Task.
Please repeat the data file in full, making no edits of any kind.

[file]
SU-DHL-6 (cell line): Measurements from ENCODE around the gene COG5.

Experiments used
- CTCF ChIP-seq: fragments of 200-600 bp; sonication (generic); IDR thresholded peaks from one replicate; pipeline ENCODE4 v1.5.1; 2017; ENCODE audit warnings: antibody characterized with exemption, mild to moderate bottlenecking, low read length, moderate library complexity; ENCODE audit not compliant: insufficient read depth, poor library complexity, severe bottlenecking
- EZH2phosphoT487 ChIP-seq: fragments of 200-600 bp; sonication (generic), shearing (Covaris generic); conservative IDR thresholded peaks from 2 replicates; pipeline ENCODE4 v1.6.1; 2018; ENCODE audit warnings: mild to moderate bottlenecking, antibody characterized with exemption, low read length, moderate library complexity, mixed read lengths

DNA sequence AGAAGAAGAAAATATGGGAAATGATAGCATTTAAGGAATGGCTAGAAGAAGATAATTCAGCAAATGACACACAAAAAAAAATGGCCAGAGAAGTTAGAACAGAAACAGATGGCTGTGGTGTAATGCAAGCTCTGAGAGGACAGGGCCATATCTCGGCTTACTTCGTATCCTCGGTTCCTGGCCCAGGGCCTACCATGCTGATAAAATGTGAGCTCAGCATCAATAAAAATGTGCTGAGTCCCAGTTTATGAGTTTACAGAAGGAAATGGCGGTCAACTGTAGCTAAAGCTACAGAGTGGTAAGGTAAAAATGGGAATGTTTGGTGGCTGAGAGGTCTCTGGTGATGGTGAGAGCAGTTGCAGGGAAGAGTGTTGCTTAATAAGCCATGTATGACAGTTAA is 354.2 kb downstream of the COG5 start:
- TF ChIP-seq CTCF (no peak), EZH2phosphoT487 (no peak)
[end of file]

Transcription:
SU-DHL-6 (cell line): Measurements from ENCODE around the gene COG5.

Experiments used
- CTCF ChIP-seq: fragments of 200-600 bp; sonication (generic); IDR thresholded peaks from one replicate; pipeline ENCODE4 v1.5.1; 2017; ENCODE audit warnings: antibody characterized with exemption, mild to moderate bottlenecking, low read length, moderate library complexity; ENCODE audit not compliant: insufficient read depth, poor library complexity, severe bottlenecking
- EZH2phosphoT487 ChIP-seq: fragments of 200-600 bp; sonication (generic), shearing (Covaris generic); conservative IDR thresholded peaks from 2 replicates; pipeline ENCODE4 v1.6.1; 2018; ENCODE audit warnings: mild to moderate bottlenecking, antibody characterized with exemption, low read length, moderate library complexity, mixed read lengths

DNA sequence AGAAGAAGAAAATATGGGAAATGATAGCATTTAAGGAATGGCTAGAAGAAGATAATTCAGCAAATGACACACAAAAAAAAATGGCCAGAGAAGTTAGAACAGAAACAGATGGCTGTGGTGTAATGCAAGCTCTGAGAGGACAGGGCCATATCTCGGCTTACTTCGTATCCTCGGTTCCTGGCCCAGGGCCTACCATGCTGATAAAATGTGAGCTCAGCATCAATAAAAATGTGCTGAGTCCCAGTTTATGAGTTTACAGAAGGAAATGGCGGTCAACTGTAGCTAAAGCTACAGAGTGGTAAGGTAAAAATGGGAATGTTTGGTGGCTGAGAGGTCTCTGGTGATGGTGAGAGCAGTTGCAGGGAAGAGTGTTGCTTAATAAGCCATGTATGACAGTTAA is 354.2 kb downstream of the COG5 start:
- TF ChIP-seq CTCF (no peak), EZH2phosphoT487 (no peak)